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The state of art and criticism

Moving shoulder to shoulder with the professional elite of the art world, an art writer or critic fails to tread a different path of his own and forgets his professional ethics.

Published: 11th October 2021 12:03 AM  |   Last Updated: 11th October 2021 12:03 AM   |  A+A-

People view the photographs displayed at Rohini Art Gallery

One of the most important ideas that reshaped the concept of art in its post-modern manifestations was the refutation of the artist being celebrated as a prophet. The artist-prophet was placed in the centre of some type of cultic practice that was ruling the roost in 20th-century modern art. It is by exploiting this cultic practice that the art market had proliferated and legitimated its expressions. However, the idea that meant to uproot the artist from his prophetic world did not have a long-lasting effect. On the contrary, post-modern art reasserted the significance of the artist and elevated his position from the prophet to God. And what is known as the art world today mainly operates around the godly stature of the artist. The gallery owner, curator, dealer, critic, art writer and the media, with their enormous skill in manipulation, have been continuously engaged in making and exploiting the image of the artist as an extraordinary genius for each one’s professional need.

Moving shoulder to shoulder with these professional elite of the art world, an art writer or critic fails to tread a different path of his own and forgets his professional ethics. He forgets the basic idea that the critic should first of all position himself with the public. Under the pretext of writing for the art public, he ends up writing to feed the interests of the artist, art dealer and gallerist. In a single word, he writes for the art market. The market requires the printed words of the writer to render a work priceless or valuable. This basic demand for art writing does not motivate the writer to assess the work from an ethical or aesthetic point of view. He is rather carried away by the idea that a given work has to be interpreted in favour of the rules of the game. In such a condition, criticism as a structure of thought—which includes explanation, analysis, interpretations and critical judgment—comes to be no more.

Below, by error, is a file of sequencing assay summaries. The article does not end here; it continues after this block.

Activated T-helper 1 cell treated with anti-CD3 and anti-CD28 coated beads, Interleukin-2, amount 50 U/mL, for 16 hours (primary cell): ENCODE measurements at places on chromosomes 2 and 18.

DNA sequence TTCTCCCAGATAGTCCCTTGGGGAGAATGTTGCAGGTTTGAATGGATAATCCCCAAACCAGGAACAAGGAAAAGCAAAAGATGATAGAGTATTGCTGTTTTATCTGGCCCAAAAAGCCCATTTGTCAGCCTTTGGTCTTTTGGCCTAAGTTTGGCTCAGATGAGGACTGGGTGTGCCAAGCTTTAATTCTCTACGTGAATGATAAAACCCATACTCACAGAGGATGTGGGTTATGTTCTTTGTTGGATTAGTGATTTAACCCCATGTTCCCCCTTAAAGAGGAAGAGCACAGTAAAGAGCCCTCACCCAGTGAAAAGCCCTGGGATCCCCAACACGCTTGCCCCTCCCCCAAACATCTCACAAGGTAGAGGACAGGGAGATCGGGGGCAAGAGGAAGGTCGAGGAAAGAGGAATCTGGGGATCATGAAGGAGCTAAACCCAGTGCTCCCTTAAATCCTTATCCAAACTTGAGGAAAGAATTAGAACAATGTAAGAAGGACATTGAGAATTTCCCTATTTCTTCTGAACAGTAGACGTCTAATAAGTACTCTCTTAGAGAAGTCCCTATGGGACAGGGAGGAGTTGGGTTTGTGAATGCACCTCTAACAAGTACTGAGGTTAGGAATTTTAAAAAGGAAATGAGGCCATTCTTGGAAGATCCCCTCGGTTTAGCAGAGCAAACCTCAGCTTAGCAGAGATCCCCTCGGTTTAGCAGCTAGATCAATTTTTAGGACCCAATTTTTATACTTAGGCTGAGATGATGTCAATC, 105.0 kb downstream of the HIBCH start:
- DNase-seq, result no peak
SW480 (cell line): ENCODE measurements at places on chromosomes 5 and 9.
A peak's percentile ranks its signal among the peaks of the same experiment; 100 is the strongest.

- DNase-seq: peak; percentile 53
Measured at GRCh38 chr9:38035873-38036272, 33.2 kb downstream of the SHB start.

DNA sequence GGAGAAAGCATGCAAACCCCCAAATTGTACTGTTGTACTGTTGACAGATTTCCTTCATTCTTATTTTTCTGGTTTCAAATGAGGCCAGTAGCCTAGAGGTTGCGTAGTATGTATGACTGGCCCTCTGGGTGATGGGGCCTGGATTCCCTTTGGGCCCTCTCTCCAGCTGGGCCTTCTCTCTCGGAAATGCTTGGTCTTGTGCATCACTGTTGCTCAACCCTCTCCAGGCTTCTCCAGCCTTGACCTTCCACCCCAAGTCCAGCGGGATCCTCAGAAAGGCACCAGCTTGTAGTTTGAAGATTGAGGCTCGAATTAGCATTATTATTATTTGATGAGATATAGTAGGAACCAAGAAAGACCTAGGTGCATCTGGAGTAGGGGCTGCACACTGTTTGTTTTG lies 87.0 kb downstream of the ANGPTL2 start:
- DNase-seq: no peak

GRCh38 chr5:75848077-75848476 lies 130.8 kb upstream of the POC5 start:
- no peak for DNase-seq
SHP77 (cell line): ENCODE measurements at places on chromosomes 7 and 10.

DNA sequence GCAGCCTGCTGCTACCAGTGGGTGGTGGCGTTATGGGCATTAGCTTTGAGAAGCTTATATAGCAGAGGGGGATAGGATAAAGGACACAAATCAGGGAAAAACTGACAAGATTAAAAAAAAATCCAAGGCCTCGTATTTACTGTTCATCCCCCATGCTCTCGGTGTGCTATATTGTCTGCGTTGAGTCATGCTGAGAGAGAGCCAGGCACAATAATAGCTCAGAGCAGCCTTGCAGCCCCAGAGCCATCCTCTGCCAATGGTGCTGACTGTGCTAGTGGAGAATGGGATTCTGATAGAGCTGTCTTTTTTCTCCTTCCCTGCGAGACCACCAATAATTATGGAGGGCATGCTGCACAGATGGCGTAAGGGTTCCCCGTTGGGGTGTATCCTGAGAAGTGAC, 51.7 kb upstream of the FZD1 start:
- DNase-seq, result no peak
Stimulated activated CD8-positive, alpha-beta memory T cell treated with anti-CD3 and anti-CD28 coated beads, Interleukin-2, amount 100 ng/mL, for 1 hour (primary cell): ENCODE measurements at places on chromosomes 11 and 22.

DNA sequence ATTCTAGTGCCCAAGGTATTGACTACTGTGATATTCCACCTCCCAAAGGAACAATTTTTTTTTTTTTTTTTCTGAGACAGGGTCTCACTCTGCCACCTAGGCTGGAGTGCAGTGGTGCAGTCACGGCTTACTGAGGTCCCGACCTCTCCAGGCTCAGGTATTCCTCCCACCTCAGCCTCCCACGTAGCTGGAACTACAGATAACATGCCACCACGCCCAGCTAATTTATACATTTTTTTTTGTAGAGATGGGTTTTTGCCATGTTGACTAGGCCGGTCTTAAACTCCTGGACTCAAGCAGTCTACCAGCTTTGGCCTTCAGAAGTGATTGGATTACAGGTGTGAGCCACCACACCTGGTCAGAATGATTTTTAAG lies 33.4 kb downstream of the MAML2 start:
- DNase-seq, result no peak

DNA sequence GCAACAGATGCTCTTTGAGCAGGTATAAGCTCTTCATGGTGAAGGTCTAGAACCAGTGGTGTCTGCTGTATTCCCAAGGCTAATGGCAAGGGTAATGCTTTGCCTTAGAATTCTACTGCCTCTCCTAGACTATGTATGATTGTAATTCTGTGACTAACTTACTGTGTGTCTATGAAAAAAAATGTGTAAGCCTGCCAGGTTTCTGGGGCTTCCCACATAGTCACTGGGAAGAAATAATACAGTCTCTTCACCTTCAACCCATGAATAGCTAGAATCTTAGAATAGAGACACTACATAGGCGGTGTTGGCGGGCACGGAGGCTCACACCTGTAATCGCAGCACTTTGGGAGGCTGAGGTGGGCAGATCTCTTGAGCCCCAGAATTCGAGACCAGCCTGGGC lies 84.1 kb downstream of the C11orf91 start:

Without following academic rigour and theoretical concepts of any kind, art criticism in the real sense of the term has now migrated to the comfortable niche of art writing. Its visibility is felt everywhere in the form of appreciation, report, catalogue text, monographs, study, journals and so on. In such forms and contexts, art writing does not seem to demand any kind of historical, aesthetic or critical awareness that constitutes the writer’s heightened sensibility for looking at a work of art from a certain position. Rhetoric and verbosity with a faint attempt to historically contextualise the work come to form the main tone and tenor of art writing. Failing to communicate any visual or conceptual aspect in convincing terms, art writing leaves the reader in the lurch more often than not.